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Semantic 3D Reconstruction with Continuous Regularization and Ray Potentials Using a Visibility Consistency Constraint

In CVPR 2016 [Spotlight Video]

Nikolay Savinov¹, Christian Haene¹, Lubor Ladicky¹, Marc Pollefeys¹
¹ETH Zurich

This is a Python implementation of the optimization algorithm from our CVPR 2016 paper on Ray Potentials. If you use this work, please cite:

@inproceedings{savinov2016ray,
  title={Semantic {3D} Reconstruction with Continuous Regularization and Ray Potentials using a Visibility Consistency Constraint},
  author={Savinov, Nikolay and Haene, Christian and Ladicky, Lubor and Pollefeys, Marc},
  booktitle={Proceedings of the IEEE Conference on Computer Vision and Pattern Recognition},
  year={2016}
}

What this code is

It is a simple example code which allows a user to understand how ray potential optimization works. It is reasonably documented and you can learn how the algorithm works and then implemented it as a part of your own pipeline. It essentially implements the example from Section A.5 of the paper and features two modes of ray optimization: convex and nonconvex. The former was shown not to work in our paper and the latter achieves state-of-the-art results on a few datasets from the Middlebury benchmark and excellently reconstructs thin objects. The difference between the two modes is a single contraint - which we call the Visibility Consistency constraint in the paper - which is essential for the algorithm to work.

What this code isn't

It is not a complete implementation of a 3D reconstruction pipeline! To make it complete, at least the following things would need to be added:

  • Regularization. Our ray potentials paper uses a range of regularizers, from simple TV-L1 to complex Wullf-shape. For real-world 3D reconstruction, regularizers are essential.
  • Ray tracing. Even if you are given a depth map, to turn it into a collection of rays, you need to sample them. While conceptually simple, ray tracing could be tricky to implement correctly.
  • C++. The field of 3D reconstruction in general relies on heavy computations done fast - which can be more naturally addressed in C++ instead of Python. In particular, one needs to care about cache efficiency.
  • OpenMP/GPU. Parallelism across the volume and rays is essential for fast ray potential solvers.

Task format

Here is how you can specify your own task in the code (see tasks.py):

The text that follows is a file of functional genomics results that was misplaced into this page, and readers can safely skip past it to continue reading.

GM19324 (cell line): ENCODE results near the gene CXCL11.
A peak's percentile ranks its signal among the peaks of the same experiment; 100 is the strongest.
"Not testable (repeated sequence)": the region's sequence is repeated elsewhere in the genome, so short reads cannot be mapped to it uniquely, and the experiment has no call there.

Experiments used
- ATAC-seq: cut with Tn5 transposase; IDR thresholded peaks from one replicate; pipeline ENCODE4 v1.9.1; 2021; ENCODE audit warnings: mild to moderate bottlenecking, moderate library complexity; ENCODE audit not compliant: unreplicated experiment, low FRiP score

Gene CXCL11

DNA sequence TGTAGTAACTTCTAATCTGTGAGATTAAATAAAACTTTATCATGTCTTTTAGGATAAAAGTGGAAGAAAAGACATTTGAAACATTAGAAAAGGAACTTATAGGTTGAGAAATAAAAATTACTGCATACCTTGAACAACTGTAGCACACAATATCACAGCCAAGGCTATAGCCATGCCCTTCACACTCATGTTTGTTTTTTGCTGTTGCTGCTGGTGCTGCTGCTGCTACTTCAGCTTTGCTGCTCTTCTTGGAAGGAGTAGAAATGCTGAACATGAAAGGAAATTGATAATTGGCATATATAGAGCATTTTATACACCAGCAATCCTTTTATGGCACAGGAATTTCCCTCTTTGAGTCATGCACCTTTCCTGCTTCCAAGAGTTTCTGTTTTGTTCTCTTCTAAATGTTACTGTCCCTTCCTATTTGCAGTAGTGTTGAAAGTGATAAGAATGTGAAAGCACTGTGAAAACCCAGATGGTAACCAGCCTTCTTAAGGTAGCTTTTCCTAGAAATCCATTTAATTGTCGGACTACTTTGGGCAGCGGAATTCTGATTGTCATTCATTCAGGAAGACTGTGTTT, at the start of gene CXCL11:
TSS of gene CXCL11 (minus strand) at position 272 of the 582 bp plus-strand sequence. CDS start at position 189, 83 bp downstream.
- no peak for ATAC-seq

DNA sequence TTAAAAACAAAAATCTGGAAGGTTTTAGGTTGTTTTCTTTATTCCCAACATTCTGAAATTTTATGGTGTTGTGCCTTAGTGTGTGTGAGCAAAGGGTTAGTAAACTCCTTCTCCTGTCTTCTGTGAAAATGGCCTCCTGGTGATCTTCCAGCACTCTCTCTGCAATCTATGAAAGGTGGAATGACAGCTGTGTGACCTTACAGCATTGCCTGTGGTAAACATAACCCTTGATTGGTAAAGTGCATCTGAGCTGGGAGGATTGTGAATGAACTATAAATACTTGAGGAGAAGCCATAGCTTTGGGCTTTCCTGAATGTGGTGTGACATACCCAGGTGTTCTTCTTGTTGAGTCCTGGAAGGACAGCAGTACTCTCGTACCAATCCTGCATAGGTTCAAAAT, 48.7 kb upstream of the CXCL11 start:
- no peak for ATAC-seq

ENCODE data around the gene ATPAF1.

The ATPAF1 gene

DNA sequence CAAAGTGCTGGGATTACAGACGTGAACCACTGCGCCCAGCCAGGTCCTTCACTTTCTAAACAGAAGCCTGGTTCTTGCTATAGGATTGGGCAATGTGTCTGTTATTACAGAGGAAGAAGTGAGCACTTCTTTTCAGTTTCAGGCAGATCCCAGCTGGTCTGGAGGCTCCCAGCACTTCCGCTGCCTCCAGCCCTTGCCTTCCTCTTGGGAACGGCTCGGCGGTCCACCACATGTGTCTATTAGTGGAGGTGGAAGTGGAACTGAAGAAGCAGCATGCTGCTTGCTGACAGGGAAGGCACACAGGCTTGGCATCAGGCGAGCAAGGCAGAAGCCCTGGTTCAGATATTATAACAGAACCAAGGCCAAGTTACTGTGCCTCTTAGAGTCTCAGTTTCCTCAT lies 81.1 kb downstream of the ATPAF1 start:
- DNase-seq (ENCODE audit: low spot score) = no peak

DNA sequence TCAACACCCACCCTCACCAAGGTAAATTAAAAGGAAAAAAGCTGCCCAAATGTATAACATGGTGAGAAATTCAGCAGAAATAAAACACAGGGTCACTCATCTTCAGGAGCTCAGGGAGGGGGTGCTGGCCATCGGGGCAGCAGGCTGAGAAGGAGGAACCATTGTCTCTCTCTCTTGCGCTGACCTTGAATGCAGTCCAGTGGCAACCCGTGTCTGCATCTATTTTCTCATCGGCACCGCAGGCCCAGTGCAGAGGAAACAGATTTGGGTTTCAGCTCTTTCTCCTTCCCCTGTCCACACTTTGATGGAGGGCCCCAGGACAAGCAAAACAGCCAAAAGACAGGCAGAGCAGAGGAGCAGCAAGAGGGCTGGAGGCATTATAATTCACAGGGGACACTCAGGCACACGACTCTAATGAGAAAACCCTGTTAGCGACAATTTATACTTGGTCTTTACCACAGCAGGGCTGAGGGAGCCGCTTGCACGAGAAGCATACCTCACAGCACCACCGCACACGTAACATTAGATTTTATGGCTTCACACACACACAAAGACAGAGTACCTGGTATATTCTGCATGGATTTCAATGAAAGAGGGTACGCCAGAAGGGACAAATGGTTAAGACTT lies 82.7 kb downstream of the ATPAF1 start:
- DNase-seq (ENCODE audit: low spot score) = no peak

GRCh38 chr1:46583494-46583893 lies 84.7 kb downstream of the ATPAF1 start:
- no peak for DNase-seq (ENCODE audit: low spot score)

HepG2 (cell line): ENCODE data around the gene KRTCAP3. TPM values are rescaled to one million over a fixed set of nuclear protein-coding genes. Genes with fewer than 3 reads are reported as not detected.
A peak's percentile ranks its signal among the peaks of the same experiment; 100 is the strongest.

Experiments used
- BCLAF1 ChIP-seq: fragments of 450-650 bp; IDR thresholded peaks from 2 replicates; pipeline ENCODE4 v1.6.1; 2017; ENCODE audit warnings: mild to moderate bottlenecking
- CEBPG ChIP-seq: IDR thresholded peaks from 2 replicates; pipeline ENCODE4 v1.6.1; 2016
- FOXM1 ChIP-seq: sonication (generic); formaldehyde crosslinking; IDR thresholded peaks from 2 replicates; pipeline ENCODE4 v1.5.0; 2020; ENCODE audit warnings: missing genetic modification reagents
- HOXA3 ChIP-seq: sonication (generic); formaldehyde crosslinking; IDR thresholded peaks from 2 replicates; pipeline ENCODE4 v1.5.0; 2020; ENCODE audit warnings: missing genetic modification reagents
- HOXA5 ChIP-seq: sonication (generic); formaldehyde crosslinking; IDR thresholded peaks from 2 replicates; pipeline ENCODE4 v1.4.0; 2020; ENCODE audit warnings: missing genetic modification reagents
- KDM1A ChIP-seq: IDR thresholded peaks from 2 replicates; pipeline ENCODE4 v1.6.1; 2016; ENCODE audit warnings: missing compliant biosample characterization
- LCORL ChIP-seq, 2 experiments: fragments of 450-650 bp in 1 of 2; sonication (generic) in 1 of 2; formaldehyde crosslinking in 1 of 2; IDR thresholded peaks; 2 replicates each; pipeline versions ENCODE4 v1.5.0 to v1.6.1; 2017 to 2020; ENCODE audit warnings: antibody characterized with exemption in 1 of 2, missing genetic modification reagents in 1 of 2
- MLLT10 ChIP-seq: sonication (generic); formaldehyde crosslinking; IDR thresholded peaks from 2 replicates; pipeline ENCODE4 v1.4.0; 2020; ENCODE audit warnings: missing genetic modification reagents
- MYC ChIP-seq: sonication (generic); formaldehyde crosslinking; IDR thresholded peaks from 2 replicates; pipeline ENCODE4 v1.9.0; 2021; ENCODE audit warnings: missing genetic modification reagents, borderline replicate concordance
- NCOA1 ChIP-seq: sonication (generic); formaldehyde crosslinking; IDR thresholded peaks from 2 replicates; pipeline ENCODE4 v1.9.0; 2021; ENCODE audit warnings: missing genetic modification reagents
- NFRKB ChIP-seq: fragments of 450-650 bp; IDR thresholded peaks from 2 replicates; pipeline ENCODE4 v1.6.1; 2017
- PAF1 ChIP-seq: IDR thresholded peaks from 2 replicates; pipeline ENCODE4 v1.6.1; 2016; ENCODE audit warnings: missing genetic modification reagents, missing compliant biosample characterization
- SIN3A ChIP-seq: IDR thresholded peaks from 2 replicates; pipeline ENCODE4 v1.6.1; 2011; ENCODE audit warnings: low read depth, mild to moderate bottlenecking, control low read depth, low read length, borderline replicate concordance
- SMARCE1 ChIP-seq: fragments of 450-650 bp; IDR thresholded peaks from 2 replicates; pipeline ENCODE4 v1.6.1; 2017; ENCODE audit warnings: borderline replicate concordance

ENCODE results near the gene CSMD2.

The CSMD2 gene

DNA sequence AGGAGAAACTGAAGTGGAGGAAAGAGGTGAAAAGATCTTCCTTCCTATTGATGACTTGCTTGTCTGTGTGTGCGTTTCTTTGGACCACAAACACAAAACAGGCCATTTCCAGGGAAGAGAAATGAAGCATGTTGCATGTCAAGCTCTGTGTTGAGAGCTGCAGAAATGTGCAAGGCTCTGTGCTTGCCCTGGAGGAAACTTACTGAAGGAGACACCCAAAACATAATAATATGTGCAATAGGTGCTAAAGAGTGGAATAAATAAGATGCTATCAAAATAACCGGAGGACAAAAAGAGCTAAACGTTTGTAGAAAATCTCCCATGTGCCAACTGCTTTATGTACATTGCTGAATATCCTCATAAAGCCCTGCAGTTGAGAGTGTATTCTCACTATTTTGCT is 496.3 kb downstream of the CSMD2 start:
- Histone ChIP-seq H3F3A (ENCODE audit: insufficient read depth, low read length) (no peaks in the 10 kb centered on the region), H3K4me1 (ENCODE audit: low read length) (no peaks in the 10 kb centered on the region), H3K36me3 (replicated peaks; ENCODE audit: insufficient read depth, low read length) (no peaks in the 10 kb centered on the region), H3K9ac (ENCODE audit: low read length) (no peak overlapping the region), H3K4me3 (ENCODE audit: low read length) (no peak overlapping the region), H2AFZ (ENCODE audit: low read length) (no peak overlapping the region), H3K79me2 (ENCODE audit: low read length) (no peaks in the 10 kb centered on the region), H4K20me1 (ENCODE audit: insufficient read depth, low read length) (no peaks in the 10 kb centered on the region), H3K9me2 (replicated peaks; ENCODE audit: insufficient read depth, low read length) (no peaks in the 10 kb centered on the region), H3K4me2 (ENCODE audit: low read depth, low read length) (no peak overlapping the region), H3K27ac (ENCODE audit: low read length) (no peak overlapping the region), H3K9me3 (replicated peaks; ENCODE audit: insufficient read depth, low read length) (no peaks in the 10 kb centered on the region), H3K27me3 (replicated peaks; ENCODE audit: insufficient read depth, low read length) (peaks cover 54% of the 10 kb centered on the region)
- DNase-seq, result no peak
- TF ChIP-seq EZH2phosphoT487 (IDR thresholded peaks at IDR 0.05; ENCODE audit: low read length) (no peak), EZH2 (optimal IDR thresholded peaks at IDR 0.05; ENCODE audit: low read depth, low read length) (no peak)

def create_task_from_section_a5(task_type):
  # Cell numbering: [[[0, 1, 2]]]
  # Desired solution: [[[0, 1, whatever]]]
  grid_sizes = [1, 1, 3] # 1D example represented in 3D for generality
  rays = [[0, 1, 2]] # linear indices of grid cells are listed for each ray
  gradient_step_size = 1.0 # implicitly specified via cost magnitudes
  ray_costs_occ = [[-2.0, -3.0, -2.0]] # one cost for each position of each ray
  ray_costs_occ = [[val * gradient_step_size for val in costs]
                   for costs in ray_costs_occ]
  ray_costs_free = [0.0] # one cost for every ray
  return {'grid_sizes' : grid_sizes,
          'rays' : rays,
          'ray_costs_occ' : ray_costs_occ,
          'ray_costs_free' : ray_costs_free,
          'nonconvex' : ('nonconvex' in task_type)}

The code above specifies the task from Section A.5 which is a simple one-ray example.

Demo

To run the code:

python3 run.py

Demo results interpretation

For this simple one-ray example, the best solution (as occupancy indicators) would be [0.0, 1.0, whatever]. This solution is printed under "Desired occupancy indicators". Here value 0 means free, value 1 means occupied. So the best solution is to leave the first volumetric cell along the ray free and occupy the second cell. The third cell is thus completely occluded and it does not matter what value it takes. The cost of this solution is -3.

The result of ray potential optimization is shown under "Final occupancy indicators". If you choose the convex mode, what you get is an in-between solution: [0.5, 0.5, >= 0.5]. This is a bad solution: the algorithm does not put the surface anywhere in particular, but rather partially profits from costs everywhere. The cost of this solution is -3.5 and it is better than the cost of the optimal solution above. To cut out this in-between solution, we propose to use a Visibility Consistency constraint. If you enable this mode (nonconvex), you will get the correct solution [0.0, 1.0, whatever].

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